Computer scientist seeks tools for evolutionary analyses of genomes
Rice University computer scientist Luay Nakhleh has won a prestigious Guggenheim Fellowship to further his research to create new tools and methods for tracing genetic histories and the genetic links between species.
Nakhleh and Rice alumni Dornith Doherty ’80 and Nets Katz ’90 were among the 181 Guggenheim Fellows announced April 11. The scholars, artists and scientists represent 54 disciplines and were chosen from nearly 3,000 applicants. Funded by the John Simon Guggenheim Memorial Foundation, the fellowships are awarded on the basis of prior achievement and exceptional promise to allow recipients six to 12 months in which they can work with creative freedom.
“It’s an honor to be among such an amazing group, and I feel fortunate to be getting this fellowship,” Nakhleh said. “I am also very excited about what this will allow me to do. The genomes of hundreds of species have been sequenced, but we need new tools and concepts if we are to use that data to answer some of the biggest questions in biology.”
Nakhleh, associate professor of computer science, ecology and evolutionary biology, and biochemistry and cell biology, was one of two recipients in the Guggenheim category of organismic biology and ecology. The award will help further his research into new methodologies and software to study the history of both specific genes and entire genomes.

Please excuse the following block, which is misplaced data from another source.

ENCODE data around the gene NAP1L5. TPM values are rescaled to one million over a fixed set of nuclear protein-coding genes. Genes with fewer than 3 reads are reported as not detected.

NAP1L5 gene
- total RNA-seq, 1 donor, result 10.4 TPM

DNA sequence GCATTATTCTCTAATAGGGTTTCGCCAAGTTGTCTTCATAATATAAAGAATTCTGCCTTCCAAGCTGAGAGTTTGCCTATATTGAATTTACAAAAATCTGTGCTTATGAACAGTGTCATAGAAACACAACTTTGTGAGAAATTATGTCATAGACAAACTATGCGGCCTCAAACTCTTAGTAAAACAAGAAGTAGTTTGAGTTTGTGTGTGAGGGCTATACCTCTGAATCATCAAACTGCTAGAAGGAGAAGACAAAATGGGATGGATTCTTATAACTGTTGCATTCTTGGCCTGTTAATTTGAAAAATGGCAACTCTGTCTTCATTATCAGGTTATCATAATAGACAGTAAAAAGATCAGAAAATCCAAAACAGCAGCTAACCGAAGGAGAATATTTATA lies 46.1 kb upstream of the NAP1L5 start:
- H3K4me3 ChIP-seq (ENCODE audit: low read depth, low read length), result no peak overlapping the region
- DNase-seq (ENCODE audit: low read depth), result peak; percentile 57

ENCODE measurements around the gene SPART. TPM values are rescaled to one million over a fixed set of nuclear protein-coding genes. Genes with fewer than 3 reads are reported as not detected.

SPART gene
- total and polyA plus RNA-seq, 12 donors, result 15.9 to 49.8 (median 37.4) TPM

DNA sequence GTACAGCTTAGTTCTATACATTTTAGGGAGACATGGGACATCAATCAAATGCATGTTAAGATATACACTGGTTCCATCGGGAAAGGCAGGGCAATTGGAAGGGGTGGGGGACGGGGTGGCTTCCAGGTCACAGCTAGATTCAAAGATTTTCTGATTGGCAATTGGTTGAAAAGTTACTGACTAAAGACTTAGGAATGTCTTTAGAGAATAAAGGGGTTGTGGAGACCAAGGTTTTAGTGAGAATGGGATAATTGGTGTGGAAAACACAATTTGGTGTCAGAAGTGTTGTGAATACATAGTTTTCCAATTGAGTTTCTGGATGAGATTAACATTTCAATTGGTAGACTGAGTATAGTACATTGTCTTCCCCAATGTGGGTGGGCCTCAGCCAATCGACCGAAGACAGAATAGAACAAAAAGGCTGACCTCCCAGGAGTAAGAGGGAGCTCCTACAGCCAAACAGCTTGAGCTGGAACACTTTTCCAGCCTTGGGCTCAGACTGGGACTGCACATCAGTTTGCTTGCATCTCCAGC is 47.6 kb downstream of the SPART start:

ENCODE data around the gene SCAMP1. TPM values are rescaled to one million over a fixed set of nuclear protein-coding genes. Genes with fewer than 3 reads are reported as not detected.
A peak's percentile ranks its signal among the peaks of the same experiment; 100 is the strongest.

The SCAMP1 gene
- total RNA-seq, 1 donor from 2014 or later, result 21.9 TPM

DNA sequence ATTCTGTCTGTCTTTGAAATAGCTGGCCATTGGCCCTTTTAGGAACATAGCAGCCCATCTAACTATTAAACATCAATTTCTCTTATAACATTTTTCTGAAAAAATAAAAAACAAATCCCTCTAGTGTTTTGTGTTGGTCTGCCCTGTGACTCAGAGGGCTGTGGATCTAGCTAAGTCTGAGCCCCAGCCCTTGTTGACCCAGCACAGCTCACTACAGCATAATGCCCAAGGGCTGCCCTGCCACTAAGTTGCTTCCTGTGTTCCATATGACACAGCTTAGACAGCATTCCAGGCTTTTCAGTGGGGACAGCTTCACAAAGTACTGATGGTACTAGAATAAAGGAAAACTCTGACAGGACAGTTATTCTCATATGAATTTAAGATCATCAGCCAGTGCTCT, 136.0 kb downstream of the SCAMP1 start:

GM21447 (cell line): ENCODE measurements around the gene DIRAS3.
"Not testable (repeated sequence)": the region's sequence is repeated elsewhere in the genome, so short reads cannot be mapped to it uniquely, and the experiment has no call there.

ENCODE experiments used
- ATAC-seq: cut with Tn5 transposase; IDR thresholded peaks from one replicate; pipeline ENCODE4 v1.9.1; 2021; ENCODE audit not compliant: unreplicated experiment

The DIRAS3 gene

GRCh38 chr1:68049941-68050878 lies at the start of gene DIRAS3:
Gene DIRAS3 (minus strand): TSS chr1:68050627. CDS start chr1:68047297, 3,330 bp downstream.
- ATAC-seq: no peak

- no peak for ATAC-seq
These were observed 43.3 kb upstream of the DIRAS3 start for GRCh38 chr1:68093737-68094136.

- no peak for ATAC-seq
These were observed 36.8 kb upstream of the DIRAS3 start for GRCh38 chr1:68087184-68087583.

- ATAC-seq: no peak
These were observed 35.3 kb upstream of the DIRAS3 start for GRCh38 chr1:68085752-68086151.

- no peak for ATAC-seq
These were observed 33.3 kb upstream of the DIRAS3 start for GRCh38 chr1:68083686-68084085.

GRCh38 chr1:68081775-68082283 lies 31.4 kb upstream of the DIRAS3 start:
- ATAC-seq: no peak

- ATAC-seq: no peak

Historically, researchers have adapted a familiar “family-tree” model for mapping out the lineage of genes. These “gene trees” show how genes have evolved from species to species through time. Nakhleh said gene trees are useful, but they don’t capture the full complexity of evolution. For example, scientists know that genes can sometimes be transferred between species, particularly in bacteria and plants, so an accurate description of the genetic history of a species might look more like a tangled spider web than a neatly branching tree.
“In this project we will work to develop probabilistic models that describe how gene trees fit within the branches of these species-level evolutionary histories,” Nakhleh said. “Our ultimate goal is to create tools that can address significant biological questions about how life evolved and about fundamental evolutionary processes.”
For more information about Nakhleh’s research, visit: http://bioinfo.cs.rice.edu/.
Doherty, an award-winning photographer and professor at the University of North Texas, received a Guggenheim Fellowship to complete her project, “Archiving Eden,” a wide-ranging expedition to trace the elaborate systems of secure spaces and technological interventions involved in creating seed banks like the inaccessible Svalbard Global Seed Vault near the North Pole.
Katz, a professor of mathematics at Indiana University, won support for his research in additive and geometric combinatorics, harmonic analysis, geometric measure theory and fluid mechanics. Katz is currently managing editor of the Indiana University Mathematics Journal.